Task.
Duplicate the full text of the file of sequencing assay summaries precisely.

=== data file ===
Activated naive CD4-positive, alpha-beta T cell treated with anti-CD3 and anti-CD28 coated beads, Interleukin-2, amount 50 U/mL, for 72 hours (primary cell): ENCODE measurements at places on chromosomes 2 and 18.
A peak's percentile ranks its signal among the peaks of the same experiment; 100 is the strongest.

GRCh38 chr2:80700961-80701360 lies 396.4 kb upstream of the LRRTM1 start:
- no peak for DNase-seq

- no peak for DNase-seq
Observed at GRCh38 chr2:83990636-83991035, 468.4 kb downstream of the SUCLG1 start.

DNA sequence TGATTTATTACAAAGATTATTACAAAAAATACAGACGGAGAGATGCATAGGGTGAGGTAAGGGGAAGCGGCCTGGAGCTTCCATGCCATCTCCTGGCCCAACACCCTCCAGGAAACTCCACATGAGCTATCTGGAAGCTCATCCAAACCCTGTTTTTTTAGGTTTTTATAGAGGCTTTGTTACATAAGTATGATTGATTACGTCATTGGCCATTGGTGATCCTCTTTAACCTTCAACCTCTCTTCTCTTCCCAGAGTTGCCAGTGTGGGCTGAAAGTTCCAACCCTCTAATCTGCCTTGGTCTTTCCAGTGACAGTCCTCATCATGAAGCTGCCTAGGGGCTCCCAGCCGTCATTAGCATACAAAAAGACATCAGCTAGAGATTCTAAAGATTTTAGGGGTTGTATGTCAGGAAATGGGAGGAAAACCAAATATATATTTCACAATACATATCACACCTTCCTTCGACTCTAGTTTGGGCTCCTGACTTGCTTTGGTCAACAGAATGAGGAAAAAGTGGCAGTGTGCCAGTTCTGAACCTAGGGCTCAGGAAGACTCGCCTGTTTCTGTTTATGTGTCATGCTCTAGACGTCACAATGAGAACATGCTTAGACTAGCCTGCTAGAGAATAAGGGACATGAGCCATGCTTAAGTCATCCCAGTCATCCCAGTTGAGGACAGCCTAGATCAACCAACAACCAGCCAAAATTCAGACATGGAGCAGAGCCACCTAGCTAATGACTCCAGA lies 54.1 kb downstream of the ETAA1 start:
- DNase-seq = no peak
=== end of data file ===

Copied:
Activated naive CD4-positive, alpha-beta T cell treated with anti-CD3 and anti-CD28 coated beads, Interleukin-2, amount 50 U/mL, for 72 hours (primary cell): ENCODE measurements at places on chromosomes 2 and 18.
A peak's percentile ranks its signal among the peaks of the same experiment; 100 is the strongest.

GRCh38 chr2:80700961-80701360 lies 396.4 kb upstream of the LRRTM1 start:
- no peak for DNase-seq

- no peak for DNase-seq
Observed at GRCh38 chr2:83990636-83991035, 468.4 kb downstream of the SUCLG1 start.

DNA sequence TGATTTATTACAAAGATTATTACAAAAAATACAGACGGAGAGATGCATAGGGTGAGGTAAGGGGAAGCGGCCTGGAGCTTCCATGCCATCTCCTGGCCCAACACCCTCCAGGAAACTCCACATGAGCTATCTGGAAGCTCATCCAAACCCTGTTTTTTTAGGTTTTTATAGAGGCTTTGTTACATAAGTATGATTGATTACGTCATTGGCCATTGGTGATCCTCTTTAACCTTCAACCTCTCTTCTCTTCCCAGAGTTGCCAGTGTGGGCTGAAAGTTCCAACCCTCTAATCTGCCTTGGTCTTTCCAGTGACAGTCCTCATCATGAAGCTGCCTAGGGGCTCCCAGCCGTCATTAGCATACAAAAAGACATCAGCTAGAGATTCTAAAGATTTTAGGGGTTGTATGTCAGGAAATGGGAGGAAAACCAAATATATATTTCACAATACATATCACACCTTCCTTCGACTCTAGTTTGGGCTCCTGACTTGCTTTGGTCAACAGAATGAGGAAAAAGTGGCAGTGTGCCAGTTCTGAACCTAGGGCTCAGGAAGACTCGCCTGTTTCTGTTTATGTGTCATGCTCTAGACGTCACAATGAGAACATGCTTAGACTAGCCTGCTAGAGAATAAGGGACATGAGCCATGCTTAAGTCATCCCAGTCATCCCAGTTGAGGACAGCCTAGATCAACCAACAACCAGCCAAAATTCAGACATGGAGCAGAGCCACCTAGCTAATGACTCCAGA lies 54.1 kb downstream of the ETAA1 start:
- DNase-seq = no peak